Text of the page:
The Bible says that a human being is a tree of the field. It’s a unique expression. If we were potatoes or turnips, we would be rightly grounded, but we would inhabit only our own soil, our own communities, our own ethnicities. If we were clouds, we would be lofty, but we would be blown hither and thither, with no hard attachments. But as trees we are designed to be deeply rooted in our own earth – our own traditions, ethnicities, and peoplehood – while never being limited to our own identities. We are designed to grow out into the world and oxygenate the planet.

It’s a mark of Robert’s decency and humanity that he has taken such a deep interest in the Jewish community, serving as one of America’s premiere bridge-builders between the black and Jewish worlds. As one of America’s most successful investors and impactful philanthropists, his words and actions carry tremendous weight in his own community and beyond. And while the press focuses on divisions and rifts emerging in black-Jewish relations, not enough have focused on how the most influential of all African-American businessmen is a phenomenal friend of our people and advocate of universal Jewish values.

I HAVE long been devoted to the relationship between the black and Jewish communities, beginning with my appointment of Cory Booker to be my student president of the Oxford University L’Chaim Society in the early ’90s.

The kinship of the two communities is forged through shared faith-based teachings and a struggle for equality and human dignity which is never-ending.

We have both known the cold chill of chains and the searing crucible of bondage. We have endured second-class status and wholesale slaughter. Each of us still struggles to protect the value of life. And each of us has been guided by our God and his prophets. We have drawn the hope and the strength to prevail from our faith.

Each of us has earned fluency in sacrifice. We’ve worked hard and lost much for our freedom. But we spoke truth to power and never feared. The third rebbe of Chabad, the Tzemach Tzedek, was arrested 22 times for protesting the Russian government when it passed antisemitic laws in 1843. Martin Luther King, the greatest American of the 20th century, was arrested 39 times by the time he was assassinated at age 39.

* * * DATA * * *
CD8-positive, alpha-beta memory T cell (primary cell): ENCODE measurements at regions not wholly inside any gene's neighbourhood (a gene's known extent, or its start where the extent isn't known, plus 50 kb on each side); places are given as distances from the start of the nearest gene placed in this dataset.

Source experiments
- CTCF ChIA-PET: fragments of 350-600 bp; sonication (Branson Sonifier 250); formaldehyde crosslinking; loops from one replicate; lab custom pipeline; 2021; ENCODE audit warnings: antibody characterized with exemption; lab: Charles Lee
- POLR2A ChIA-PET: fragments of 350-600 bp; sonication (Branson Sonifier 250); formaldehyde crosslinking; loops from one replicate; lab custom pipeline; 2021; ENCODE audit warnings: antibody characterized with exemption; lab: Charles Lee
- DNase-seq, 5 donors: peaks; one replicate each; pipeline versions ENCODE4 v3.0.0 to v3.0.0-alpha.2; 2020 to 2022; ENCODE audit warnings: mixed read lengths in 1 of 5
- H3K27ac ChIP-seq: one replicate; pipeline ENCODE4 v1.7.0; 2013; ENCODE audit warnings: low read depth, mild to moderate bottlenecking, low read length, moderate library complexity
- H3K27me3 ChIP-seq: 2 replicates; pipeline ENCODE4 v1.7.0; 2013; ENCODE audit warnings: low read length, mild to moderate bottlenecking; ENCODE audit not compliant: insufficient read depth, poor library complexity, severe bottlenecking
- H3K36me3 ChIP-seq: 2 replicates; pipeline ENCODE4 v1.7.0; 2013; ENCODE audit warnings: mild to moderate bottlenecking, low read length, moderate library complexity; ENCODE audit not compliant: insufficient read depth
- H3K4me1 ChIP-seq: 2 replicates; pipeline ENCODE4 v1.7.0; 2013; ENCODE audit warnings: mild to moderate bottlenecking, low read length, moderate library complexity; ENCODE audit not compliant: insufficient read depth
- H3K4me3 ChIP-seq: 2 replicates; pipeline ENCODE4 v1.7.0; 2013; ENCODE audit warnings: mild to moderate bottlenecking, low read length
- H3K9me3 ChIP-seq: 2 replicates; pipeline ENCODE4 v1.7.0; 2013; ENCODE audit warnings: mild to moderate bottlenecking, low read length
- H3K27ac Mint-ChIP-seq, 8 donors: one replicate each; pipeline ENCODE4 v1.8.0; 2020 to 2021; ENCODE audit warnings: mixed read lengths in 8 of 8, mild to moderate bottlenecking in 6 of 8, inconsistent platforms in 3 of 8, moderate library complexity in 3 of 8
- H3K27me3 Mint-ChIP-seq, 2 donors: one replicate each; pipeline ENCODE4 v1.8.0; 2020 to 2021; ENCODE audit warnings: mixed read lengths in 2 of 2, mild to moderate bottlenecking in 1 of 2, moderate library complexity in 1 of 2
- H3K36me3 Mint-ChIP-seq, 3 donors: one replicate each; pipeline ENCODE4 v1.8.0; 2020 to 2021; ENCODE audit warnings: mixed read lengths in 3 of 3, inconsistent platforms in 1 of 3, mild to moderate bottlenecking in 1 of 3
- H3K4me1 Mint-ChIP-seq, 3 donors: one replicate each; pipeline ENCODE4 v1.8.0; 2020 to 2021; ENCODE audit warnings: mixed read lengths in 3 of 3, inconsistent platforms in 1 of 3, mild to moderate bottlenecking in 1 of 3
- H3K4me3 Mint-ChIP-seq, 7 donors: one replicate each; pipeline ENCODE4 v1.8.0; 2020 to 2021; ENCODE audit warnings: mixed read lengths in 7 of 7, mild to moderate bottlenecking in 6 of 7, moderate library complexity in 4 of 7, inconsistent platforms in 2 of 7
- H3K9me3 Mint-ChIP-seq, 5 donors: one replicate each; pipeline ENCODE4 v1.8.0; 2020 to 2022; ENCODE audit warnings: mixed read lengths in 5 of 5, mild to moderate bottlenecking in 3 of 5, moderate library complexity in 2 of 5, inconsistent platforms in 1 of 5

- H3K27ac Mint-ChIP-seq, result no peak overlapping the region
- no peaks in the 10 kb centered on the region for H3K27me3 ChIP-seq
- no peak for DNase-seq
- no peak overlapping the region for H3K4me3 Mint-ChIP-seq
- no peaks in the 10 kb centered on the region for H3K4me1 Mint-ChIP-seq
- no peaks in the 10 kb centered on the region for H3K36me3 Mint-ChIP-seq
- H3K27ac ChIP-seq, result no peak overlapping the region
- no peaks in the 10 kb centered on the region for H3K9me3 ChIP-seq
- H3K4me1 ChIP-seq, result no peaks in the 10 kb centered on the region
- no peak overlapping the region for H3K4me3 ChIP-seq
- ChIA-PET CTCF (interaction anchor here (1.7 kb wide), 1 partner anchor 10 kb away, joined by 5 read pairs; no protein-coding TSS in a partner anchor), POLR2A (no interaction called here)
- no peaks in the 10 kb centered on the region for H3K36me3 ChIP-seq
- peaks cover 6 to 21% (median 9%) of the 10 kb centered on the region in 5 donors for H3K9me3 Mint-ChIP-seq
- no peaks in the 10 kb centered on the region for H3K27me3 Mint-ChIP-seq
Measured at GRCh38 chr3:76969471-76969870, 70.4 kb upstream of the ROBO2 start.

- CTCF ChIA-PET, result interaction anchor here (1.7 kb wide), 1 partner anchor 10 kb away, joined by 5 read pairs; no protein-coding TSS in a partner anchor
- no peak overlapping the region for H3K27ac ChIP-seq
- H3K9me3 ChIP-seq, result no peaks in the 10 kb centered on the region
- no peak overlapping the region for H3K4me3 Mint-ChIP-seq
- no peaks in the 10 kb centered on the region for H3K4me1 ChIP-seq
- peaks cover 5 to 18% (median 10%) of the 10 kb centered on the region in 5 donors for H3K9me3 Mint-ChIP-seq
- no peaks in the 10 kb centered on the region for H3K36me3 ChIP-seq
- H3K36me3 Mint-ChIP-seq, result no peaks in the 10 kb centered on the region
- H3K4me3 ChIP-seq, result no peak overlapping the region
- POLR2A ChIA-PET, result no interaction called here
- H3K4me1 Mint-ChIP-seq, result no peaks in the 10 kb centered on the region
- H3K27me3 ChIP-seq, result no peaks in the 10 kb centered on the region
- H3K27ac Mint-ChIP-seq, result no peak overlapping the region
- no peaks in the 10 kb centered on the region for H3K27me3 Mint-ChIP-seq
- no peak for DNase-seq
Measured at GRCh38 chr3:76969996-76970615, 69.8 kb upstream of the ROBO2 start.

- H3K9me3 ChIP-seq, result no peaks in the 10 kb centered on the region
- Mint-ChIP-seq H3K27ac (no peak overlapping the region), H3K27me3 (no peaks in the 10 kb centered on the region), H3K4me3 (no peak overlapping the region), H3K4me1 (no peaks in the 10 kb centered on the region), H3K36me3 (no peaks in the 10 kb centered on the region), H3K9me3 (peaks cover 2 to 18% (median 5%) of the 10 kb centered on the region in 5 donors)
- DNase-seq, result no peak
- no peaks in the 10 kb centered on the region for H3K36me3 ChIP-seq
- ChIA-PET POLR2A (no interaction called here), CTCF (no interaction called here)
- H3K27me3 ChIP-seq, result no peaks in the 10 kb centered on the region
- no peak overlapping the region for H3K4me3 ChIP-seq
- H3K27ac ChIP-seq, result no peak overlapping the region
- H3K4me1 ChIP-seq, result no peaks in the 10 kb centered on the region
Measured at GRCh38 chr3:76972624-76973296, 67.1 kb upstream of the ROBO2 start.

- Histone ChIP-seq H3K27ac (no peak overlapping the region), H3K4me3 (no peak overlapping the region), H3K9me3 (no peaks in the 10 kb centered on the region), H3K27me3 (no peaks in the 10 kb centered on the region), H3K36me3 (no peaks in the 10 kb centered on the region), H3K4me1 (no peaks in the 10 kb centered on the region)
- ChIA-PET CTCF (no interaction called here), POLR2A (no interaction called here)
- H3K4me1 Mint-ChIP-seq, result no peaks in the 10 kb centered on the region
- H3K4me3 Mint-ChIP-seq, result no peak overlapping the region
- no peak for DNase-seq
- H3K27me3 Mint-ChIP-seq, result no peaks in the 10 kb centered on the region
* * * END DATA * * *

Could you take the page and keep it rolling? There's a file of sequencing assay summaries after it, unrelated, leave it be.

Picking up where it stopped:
Together, these sacrifices gave mankind a model by which to make true on “Justice, justice thou shalt pursue.”

Indeed, it was civil rights leaders who gave our God, our prophets and our message of liberation a far-reaching and eloquent voice.

It was Dr. King who took the Hebrew Bible and transformed it into a modern liberation manifesto, thereby demonstrating to the Jewish community, which often looks at its own texts and traditions as ossified, the contemporary power of Jewish prophecy and values.

And it was King who, the night before he was murdered, so beautifully articulated the eternal human yearning of going to the mountaintop. “I have seen the Promised Land!… I may not get there with you. But we as a people will get to the Promised Land.”

King brought the Bible earthward and made it what God meant it to be: an agent of social justice.

The African-American community has had many great fighters for equality. Many were pastors. Others were activists. With Robert Smith, social-justice activism has now permeated the boardrooms of Wall Street.

As more bridges are built between the black and Jewish communities, it becomes clear that what binds us most is not a shared history of ruthless persecution but shared values that push us to the mountaintop.

And when Martin Luther King proclaimed the dream of being “Free at last,” he meant not only political but cultural liberation. Being freed of rancid partisanship that puts tribalism before the human family and political party before nationhood, denying us the vision to see the spark of the divine in every one of God’s children.

The writer, whom Newsweek and The Washington Post call “the most famous rabbi in America,” has just published Kosher Hate: How to Fight Jew-Hatred, Racism, and Bigotry. Follow him on Instagram @RabbiShmuley.